Quick facts and control methods

Sunset  – September 7, 2004

Common weeds at a glance

A fine-textured and fast-growing perennial, Bermuda grass is frequently planted as a lawn in warm climates. In other sorts of lawns and in gardens, though, it can be a difficult weed. It spreads by underground stems (rhizomes), above ground runners (stolons), and seed.

If you have a Bermuda grass lawn, use deep barriers or edging to prevent it from advancing into other parts of the garden. Dig up stray clumps before they form sod, being sure to remove all the underground stems; any left behind can start new shoots. Repeated pulling and digging are generally necessary to stop this weed; mulches will slow it down, but it eventually grows through most of them.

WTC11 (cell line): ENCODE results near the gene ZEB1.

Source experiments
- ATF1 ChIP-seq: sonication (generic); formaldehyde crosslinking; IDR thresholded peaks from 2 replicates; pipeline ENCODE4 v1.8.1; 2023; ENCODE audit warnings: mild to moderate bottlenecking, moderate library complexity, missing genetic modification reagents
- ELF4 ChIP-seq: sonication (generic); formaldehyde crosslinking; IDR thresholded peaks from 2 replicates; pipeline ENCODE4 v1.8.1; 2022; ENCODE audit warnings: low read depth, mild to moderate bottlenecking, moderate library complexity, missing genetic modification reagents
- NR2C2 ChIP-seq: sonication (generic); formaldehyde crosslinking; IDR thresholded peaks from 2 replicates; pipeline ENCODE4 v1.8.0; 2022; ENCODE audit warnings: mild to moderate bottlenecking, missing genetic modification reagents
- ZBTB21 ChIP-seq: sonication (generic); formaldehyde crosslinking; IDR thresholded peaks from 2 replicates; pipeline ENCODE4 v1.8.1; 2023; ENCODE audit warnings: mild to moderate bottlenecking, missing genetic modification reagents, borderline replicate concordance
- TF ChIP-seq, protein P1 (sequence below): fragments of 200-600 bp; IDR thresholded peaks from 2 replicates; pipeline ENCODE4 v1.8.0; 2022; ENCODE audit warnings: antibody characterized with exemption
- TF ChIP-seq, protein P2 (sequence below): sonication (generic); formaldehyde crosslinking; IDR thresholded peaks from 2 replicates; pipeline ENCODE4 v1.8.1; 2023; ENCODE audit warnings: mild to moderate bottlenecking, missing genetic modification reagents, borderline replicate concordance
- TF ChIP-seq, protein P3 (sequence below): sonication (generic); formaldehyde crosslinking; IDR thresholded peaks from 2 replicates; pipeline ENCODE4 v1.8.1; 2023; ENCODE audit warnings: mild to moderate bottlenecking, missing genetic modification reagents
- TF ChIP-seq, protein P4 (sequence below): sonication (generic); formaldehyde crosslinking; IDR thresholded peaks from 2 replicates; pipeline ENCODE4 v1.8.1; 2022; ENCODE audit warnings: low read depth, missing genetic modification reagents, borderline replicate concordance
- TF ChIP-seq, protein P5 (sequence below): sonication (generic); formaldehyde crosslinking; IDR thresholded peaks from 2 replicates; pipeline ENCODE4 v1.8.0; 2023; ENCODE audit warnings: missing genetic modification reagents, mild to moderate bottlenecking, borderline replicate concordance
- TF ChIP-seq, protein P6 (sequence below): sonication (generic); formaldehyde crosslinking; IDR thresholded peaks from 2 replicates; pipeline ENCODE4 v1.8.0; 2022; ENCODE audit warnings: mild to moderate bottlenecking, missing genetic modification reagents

For chemical control, you can use a selective herbicide containing fluazifop-butyl or sethoxydim, which can be sprayed over some ornamentals. Spot-treat actively growing Bermuda grass with glyphosate, taking care not to get the chemical on desirable plants.